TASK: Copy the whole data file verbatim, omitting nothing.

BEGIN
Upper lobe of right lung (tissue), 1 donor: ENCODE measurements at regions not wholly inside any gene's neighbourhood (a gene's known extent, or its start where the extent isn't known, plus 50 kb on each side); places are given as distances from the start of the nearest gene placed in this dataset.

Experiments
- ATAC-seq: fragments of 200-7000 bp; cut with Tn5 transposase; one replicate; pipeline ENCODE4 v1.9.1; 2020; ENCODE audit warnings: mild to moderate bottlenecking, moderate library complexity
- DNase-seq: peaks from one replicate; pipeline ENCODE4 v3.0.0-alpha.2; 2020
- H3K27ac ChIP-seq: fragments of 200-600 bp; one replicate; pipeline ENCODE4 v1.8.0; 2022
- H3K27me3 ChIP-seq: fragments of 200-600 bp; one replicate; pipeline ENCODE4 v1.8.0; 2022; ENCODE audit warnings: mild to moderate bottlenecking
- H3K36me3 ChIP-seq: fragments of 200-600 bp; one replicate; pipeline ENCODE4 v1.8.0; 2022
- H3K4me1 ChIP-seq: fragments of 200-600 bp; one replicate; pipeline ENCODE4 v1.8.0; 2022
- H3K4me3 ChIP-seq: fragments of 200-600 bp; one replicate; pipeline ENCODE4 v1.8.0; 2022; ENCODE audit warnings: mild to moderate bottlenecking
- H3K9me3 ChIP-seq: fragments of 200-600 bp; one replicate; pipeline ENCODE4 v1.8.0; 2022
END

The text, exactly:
Upper lobe of right lung (tissue), 1 donor: ENCODE measurements at regions not wholly inside any gene's neighbourhood (a gene's known extent, or its start where the extent isn't known, plus 50 kb on each side); places are given as distances from the start of the nearest gene placed in this dataset.

Experiments
- ATAC-seq: fragments of 200-7000 bp; cut with Tn5 transposase; one replicate; pipeline ENCODE4 v1.9.1; 2020; ENCODE audit warnings: mild to moderate bottlenecking, moderate library complexity
- DNase-seq: peaks from one replicate; pipeline ENCODE4 v3.0.0-alpha.2; 2020
- H3K27ac ChIP-seq: fragments of 200-600 bp; one replicate; pipeline ENCODE4 v1.8.0; 2022
- H3K27me3 ChIP-seq: fragments of 200-600 bp; one replicate; pipeline ENCODE4 v1.8.0; 2022; ENCODE audit warnings: mild to moderate bottlenecking
- H3K36me3 ChIP-seq: fragments of 200-600 bp; one replicate; pipeline ENCODE4 v1.8.0; 2022
- H3K4me1 ChIP-seq: fragments of 200-600 bp; one replicate; pipeline ENCODE4 v1.8.0; 2022
- H3K4me3 ChIP-seq: fragments of 200-600 bp; one replicate; pipeline ENCODE4 v1.8.0; 2022; ENCODE audit warnings: mild to moderate bottlenecking
- H3K9me3 ChIP-seq: fragments of 200-600 bp; one replicate; pipeline ENCODE4 v1.8.0; 2022